Past Research Award Recipients

Dr. Cliff Franklin received the 2014 Research Award for his contributions to the literature in the areas of acceptance of background noise and audiometric threshold comparisons among pure, pulsed, and warble tones. He has pursued these two topics in order to help future hearing aid patients and improve our empirical understanding of our audiometric signal choices and guidelines. Dr. Franklin takes pride in working with his students, which helps to elevate them into clinicians with solid critical thinking abilities. He is also an effective mentor for students. Dr. Brian Vesley shares that “Dr. Franklin’s unique passion for research is extremely contagious to the students he instructs. His attention to detail and constant striving for perfection is paramount with his goals and research being centered around the betterment of clinicians, and the patients in which they serve”.


Dr. Richard Zraick received the 2013 Research Award for the extensive research he has conducted over the years. He encourages and mentors others to conduct research which will enhance the communications professions. Dr. Boone states that “Richard has introduced a clinical teaching style using hypothetical patients and their speech/voice behaviors that is used nationally in several university programs. He bases both his teaching and research on the clinical exposures that he experiences in the service clinics”.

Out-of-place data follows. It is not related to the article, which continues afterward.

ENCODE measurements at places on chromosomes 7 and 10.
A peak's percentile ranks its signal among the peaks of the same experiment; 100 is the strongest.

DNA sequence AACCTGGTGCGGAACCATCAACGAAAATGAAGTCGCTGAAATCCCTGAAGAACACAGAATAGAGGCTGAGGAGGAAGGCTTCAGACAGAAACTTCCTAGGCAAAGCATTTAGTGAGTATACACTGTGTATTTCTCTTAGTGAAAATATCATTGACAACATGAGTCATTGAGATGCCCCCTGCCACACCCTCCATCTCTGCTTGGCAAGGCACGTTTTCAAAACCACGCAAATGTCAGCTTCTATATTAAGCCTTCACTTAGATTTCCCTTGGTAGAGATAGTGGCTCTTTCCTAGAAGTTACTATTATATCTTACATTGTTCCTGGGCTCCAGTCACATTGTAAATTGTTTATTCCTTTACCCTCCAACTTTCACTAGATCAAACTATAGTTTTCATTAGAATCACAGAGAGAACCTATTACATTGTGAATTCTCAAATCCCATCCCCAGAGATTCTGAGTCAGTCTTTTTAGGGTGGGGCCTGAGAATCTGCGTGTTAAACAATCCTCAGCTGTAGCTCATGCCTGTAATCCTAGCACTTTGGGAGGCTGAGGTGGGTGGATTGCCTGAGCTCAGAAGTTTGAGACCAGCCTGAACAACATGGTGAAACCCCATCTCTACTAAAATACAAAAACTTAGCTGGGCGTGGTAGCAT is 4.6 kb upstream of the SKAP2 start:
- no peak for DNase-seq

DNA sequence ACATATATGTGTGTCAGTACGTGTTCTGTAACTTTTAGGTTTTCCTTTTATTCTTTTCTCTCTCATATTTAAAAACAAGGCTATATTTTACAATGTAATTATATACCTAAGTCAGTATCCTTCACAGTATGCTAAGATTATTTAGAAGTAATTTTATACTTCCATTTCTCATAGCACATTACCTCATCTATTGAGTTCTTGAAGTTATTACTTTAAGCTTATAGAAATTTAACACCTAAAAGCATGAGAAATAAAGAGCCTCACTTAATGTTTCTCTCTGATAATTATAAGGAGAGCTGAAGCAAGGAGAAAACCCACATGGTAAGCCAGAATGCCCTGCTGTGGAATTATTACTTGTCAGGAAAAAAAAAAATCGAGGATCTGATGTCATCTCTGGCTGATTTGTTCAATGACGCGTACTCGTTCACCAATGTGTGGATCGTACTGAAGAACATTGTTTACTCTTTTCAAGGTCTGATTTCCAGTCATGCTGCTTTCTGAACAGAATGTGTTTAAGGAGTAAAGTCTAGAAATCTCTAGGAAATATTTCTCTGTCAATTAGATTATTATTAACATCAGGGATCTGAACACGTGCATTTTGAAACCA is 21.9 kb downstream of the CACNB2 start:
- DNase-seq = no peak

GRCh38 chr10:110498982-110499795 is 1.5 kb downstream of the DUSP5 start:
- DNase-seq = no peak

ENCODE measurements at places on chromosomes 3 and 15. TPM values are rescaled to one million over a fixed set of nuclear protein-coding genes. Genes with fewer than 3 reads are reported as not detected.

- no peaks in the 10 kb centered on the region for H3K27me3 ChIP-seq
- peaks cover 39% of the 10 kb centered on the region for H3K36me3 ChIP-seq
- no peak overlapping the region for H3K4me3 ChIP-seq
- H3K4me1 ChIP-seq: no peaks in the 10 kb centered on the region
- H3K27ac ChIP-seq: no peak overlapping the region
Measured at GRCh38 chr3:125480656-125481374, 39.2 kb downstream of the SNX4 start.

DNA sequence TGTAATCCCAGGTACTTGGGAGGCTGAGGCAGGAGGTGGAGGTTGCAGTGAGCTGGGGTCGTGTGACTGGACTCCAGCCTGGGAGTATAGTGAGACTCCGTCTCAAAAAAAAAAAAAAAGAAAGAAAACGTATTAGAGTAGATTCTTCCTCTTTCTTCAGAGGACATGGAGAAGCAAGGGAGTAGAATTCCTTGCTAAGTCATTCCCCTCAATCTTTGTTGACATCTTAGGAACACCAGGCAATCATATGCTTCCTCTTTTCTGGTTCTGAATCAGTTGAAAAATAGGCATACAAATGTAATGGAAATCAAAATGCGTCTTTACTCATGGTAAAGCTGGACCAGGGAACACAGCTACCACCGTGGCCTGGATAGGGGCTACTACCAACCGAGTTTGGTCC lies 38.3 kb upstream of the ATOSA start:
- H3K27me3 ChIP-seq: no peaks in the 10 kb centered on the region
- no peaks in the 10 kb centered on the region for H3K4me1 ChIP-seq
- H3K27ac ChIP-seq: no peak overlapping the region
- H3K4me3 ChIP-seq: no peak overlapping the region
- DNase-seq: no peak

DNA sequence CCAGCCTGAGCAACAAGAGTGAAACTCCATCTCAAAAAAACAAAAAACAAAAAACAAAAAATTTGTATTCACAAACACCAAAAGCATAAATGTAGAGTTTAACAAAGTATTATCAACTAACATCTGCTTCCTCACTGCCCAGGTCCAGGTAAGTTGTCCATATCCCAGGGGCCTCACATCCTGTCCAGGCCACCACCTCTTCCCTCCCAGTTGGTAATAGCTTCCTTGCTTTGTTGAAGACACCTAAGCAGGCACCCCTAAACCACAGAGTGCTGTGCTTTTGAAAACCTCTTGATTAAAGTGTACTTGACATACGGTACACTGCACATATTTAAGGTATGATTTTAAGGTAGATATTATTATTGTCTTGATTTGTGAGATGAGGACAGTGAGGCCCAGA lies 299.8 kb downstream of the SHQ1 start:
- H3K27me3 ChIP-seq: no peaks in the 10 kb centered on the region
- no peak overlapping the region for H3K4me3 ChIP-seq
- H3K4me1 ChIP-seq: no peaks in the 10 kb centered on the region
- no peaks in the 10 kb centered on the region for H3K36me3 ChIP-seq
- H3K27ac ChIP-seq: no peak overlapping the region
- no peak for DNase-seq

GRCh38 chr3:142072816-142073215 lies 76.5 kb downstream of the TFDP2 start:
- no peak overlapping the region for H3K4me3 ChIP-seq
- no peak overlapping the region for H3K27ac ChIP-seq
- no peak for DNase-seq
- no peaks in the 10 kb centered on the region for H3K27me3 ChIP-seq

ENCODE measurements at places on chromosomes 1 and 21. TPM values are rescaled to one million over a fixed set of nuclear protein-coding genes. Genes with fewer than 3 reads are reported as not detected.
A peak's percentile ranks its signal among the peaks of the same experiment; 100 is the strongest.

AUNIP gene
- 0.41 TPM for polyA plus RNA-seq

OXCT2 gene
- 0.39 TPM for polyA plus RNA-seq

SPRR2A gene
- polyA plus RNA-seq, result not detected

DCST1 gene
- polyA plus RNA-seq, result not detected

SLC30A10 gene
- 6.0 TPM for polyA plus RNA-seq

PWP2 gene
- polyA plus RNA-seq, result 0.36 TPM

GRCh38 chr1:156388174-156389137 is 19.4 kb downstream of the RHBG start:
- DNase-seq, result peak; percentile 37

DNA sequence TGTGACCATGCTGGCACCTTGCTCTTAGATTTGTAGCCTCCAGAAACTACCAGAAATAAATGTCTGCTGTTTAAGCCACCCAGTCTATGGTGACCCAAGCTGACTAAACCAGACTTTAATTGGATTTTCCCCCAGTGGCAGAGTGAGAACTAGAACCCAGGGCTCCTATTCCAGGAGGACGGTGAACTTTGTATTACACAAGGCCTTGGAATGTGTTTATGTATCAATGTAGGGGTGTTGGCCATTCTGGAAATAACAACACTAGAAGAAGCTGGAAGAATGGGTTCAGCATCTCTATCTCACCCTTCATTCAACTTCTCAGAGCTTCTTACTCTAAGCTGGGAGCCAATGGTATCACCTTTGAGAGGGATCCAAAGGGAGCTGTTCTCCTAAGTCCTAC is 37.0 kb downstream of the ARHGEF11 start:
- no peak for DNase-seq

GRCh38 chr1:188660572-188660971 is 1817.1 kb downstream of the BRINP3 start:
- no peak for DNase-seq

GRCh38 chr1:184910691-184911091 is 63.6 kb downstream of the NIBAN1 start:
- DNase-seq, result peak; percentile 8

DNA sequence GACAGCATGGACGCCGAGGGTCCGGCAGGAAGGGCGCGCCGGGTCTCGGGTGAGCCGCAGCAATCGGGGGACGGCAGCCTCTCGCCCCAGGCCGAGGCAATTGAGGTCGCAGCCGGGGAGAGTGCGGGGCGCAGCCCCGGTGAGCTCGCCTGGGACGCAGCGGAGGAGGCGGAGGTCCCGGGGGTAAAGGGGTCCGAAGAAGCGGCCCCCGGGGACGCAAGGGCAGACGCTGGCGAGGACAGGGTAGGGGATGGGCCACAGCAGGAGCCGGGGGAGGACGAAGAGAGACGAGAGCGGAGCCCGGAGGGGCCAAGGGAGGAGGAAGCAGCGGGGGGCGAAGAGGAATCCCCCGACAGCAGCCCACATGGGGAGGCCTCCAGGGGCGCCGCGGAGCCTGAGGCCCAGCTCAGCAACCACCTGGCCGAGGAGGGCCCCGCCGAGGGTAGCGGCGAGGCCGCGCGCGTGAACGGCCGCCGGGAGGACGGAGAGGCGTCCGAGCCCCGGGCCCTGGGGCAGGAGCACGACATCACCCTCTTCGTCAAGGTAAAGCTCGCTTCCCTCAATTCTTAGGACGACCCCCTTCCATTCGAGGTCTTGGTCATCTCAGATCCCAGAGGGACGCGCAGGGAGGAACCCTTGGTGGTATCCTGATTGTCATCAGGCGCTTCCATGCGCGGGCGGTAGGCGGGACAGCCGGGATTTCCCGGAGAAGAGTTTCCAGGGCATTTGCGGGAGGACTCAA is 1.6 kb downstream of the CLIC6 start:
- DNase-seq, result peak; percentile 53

Dr. Sam Atcherson received the 2011 ArkSHA Research Award for his 10 manuscripts accepted for publication and 14 articles in paper and/or electronic print that cover clinical and/or personal (hearing loss) interests including audiological issues, electrophysiologic and physiologic measurements, rehabilitation, readability/health literacy, assistive technology, auditory processing disorders, and issues relevant to the Deaf /Hard of Hearing healthcare practitioner. He is also involved in research related to the improvement of existing techniques or innovative approaches using auditory evoked potentials and auditory processing therapy techniques for patients with hearing loss, neurological suspensions, or auditory processing deficits.

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